• What types of cases are best suited for this sort of option?

Document Analytics

With the explosion of data facing attorneys today, along with shrinking deadlines for Meet and Confer preparation, document analytics have begun to play a much larger role in case preparation. These systems provide key reports about the data being loaded into the review application. In fact, this option can be key both prior to and during the review as more data is added to the system. Most systems will provide a wealth of analysis, as well as some measure of configurability. If appropriately intuitive, these systems can provide a great deal of information about the data universe, which allows for a more focused review and more clarity into the review strategy’s effectiveness. However, like workflow management tools, these systems can be complex. Moreover, data analytic tools cannot replace professional expertise. Many attorneys find that document analytics are helpful in providing background information, but do not replace a strong project manager from your provider to walk you through options.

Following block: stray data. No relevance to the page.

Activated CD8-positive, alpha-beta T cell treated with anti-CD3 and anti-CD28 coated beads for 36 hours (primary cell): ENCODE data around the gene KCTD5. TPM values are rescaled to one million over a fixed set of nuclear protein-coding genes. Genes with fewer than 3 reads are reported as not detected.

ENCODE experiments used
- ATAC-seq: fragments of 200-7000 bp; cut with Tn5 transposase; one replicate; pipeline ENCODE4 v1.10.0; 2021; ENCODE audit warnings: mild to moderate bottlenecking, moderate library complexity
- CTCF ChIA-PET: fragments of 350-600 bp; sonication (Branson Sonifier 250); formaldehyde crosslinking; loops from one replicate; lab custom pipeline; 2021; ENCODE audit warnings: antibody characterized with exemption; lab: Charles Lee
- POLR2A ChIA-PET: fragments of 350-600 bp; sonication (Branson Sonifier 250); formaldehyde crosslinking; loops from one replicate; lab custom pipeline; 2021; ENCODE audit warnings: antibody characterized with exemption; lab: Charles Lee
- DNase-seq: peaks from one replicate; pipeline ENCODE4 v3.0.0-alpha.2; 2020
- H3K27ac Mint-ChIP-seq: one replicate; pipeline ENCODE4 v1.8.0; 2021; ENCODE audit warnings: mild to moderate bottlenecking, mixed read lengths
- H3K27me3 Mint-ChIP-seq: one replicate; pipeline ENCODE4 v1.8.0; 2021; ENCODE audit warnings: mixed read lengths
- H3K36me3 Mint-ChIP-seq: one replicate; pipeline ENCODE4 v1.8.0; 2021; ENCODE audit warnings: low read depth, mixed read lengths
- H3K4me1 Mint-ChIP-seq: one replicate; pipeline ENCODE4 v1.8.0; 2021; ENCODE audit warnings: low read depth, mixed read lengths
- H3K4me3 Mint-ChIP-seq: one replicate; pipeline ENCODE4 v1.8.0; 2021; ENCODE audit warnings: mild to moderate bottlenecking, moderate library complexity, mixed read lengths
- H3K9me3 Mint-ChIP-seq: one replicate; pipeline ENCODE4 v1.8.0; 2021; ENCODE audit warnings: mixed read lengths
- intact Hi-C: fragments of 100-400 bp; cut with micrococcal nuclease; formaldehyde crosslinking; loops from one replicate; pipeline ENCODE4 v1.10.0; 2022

Questions to Ask Your Provider

  • What options are available in the analytics?
  • How are the analytics implemented?
  • What support do you provide to ensure its effective use?

Near-Duplicate Detection And Text Compare

Another useful option for review is near-duplicate detection. This process is ideal when reviewing both scanned images and electronic documents, especially if there is overlap between the two. This tool will identify documents that are similar according to a certain percentage of precision. For instance, two documents are considered to be near-duplicates if they are 60% the same. The 60% threshold is designed to account for OCR errors and document drafts, but it is configurable.

Additionally, some providers link the detection with a “text compare” tool that shows the differences by displaying the documents side by side. Variations between the two documents are evident through color coding. These tools are highly advantageous in ensuring that similar documents or drafts are coded identically. They are critical to preventing accidental disclosure of privileged documents.